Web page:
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Land Tax

Editorial: The Labour Party's Liberal Programme

 The Executive of the Labour Party are submitting to the Liverpool Conference of that Party a policy of “National Reconstruction and Reform” which they claim will secure for all workers “the reward and security to which their activities rightly entitle them.”

 This so-called Labour policy declares for closer contact between the Home Government and the Colonial Governments; "a scientific redistribution of land within the British Commonwealth”; special information offices for emigrants and preliminary training before going overseas; Government purchase of Colonial produce; and financial assistance to British farmers.

Cooking the Books: Ground Rents and Coronets

The slump has led to a revival of long-forgotten nostrums. Last year the Times (10 June) carried an article advocating a single tax on land as a way out of the crisis. This proposal normally associated with Henry George (1839-1897), but Philippe Legrain chose to associate it with Winston Churchill. Hence the subtitle of his article: “Adopting Churchill’s plan would benefit wealth creators at the expense of the idle rich”.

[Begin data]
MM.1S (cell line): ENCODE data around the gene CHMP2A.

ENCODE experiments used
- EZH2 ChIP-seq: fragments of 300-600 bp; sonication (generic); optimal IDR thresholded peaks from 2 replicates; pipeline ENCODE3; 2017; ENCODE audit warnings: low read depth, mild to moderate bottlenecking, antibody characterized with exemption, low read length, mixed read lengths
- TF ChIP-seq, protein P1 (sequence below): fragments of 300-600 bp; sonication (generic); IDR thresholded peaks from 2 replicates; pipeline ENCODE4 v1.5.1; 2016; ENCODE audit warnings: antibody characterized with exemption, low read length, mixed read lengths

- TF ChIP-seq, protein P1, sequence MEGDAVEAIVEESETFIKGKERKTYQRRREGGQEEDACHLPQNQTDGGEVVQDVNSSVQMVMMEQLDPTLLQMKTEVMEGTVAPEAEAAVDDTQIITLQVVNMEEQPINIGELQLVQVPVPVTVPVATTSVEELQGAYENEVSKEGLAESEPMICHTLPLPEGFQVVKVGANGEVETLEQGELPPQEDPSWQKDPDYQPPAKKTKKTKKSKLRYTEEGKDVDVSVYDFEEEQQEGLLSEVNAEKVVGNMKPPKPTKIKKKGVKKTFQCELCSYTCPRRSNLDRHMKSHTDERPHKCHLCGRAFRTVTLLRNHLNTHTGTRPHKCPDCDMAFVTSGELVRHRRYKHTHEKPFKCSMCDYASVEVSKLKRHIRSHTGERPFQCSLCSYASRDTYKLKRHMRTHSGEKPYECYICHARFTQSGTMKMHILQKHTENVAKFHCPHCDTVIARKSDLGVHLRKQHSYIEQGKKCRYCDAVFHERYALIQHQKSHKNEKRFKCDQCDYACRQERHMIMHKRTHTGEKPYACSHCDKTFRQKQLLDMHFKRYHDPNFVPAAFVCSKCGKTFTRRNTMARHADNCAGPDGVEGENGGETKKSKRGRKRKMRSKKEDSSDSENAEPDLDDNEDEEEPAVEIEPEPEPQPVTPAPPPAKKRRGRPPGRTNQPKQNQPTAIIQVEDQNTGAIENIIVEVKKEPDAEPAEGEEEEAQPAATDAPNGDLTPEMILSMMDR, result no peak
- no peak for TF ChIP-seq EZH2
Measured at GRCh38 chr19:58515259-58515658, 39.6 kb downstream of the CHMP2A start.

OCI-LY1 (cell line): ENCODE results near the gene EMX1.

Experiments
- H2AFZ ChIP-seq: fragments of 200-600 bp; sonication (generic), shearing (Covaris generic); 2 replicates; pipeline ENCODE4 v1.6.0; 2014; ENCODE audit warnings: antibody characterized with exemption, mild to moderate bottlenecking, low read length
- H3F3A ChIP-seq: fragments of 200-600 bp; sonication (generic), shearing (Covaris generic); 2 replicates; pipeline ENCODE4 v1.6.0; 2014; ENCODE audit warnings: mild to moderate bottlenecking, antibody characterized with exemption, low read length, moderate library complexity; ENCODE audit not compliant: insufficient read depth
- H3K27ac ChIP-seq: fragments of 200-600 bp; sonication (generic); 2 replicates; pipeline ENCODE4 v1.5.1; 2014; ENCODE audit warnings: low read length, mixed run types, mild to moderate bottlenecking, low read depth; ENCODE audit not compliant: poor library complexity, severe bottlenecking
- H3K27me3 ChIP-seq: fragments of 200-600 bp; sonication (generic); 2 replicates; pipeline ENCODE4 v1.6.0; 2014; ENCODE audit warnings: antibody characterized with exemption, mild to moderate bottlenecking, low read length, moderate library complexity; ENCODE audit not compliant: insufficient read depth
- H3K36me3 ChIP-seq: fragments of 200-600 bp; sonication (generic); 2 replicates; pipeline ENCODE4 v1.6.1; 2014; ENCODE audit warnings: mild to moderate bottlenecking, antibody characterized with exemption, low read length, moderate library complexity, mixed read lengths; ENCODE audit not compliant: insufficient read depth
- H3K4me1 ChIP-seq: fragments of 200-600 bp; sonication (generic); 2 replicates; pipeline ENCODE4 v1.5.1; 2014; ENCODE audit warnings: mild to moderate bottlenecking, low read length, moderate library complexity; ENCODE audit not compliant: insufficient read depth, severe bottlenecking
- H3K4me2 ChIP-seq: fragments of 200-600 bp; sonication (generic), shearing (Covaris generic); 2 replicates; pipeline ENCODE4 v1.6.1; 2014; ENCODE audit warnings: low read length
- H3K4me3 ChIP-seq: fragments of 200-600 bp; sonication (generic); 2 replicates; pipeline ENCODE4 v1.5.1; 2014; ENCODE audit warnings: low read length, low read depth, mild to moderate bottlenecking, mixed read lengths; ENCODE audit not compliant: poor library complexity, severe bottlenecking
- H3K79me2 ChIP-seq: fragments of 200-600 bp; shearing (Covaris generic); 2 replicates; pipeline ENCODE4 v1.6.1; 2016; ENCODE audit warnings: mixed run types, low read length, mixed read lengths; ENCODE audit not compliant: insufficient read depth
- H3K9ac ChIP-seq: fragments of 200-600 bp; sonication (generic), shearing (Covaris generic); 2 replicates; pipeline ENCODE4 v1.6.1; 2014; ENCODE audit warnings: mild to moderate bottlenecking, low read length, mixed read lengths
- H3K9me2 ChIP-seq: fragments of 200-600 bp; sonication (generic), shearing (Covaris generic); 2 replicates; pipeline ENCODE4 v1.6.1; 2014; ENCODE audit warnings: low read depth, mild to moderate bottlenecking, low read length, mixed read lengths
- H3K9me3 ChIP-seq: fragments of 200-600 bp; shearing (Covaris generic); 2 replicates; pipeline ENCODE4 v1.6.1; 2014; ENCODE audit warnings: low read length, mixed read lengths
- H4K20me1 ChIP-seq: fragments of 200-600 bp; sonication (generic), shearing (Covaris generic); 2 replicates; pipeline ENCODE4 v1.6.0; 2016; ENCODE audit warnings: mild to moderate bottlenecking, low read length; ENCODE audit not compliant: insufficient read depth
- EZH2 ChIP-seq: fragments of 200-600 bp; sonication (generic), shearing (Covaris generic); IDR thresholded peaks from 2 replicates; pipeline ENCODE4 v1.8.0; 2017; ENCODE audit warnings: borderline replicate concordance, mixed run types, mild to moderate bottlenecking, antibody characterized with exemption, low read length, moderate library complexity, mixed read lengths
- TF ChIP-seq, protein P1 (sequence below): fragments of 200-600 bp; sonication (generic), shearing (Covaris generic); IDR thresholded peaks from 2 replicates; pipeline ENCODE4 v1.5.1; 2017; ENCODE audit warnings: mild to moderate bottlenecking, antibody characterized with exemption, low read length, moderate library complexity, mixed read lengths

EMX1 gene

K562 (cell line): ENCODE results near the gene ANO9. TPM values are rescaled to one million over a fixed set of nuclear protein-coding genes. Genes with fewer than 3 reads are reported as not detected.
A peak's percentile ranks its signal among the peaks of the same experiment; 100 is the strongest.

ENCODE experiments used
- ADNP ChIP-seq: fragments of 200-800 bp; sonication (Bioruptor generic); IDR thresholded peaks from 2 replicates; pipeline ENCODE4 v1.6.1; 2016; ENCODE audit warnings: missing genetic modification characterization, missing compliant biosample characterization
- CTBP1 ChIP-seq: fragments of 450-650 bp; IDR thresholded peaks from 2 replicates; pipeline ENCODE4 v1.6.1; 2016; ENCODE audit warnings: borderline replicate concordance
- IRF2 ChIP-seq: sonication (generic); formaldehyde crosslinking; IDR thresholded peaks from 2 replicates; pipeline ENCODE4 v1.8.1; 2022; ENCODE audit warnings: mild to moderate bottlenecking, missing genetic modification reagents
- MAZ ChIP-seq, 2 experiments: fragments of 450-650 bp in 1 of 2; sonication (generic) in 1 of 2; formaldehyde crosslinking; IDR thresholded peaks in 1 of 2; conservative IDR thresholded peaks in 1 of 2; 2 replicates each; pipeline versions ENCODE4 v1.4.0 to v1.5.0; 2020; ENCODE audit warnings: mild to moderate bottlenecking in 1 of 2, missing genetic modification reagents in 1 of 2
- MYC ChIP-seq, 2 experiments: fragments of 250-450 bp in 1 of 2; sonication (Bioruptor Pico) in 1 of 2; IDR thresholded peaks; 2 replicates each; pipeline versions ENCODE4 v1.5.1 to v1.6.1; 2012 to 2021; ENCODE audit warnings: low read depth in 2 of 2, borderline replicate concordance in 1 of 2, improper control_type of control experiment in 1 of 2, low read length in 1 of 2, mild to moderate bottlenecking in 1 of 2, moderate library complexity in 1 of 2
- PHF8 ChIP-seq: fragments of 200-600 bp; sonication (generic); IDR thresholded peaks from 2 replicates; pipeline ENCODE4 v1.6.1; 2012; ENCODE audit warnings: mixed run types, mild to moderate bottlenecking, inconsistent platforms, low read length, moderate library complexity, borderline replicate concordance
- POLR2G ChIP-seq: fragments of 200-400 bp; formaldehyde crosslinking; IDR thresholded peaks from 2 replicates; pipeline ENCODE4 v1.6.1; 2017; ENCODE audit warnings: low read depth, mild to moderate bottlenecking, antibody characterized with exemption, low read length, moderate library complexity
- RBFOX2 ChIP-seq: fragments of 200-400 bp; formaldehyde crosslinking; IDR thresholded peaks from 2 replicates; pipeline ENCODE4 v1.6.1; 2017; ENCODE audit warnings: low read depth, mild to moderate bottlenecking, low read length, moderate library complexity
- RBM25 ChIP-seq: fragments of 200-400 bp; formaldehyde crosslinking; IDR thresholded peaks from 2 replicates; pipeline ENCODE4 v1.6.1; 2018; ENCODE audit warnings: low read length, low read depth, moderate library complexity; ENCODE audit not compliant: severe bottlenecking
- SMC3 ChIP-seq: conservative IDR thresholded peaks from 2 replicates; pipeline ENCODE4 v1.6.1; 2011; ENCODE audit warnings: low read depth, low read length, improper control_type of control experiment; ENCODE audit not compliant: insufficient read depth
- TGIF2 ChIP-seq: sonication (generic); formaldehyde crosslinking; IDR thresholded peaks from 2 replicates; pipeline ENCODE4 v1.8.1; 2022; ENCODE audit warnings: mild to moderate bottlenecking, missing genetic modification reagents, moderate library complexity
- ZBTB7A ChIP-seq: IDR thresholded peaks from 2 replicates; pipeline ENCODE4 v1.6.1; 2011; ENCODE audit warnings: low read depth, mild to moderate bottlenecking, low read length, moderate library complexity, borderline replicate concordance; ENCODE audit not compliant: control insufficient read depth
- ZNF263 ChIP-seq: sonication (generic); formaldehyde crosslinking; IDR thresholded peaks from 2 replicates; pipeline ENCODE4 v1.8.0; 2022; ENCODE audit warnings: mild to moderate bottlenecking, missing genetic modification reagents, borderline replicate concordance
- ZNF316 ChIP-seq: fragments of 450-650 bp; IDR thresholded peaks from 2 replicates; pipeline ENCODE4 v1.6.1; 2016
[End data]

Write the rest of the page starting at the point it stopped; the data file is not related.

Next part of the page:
It is true that a hundred years ago, when the Liberal government of the day was in a power struggle with the House of Lords over the budget, Churchill who was then a Liberal did support a tax on land as a way of getting at the landed aristocracy.

The Lying Land Campaign: The Socialist View

The Cause of the Shindy
At a time when the toilers are engaged in a bitter struggle with the employers, the Liberals are busy diverting attention to the “wicked landlords” and their “unearned increment”. The dockers being “done down” by a Devonport, are told to tax land values. The miners, vainly seeking 5s. a day, are urged to support the Single Tax idea. The railway men, cursing Conciliation, are advised to levy the ducal landlords.

The Land Tax campaign serves the Liberal manufacturers well. Labour unrest is exploited to turn the minds of the workers away from the real question to the old bogey of taxing land. The policy of smothering men’s bitter feelings against the Devonports, Thomas’s and Hugh Bells, has, however, a more palpable and material driving force behind it. Hence we note from the Liberal Press that a wealthy and influential committee has been formed to boom the Land Tax campaign.

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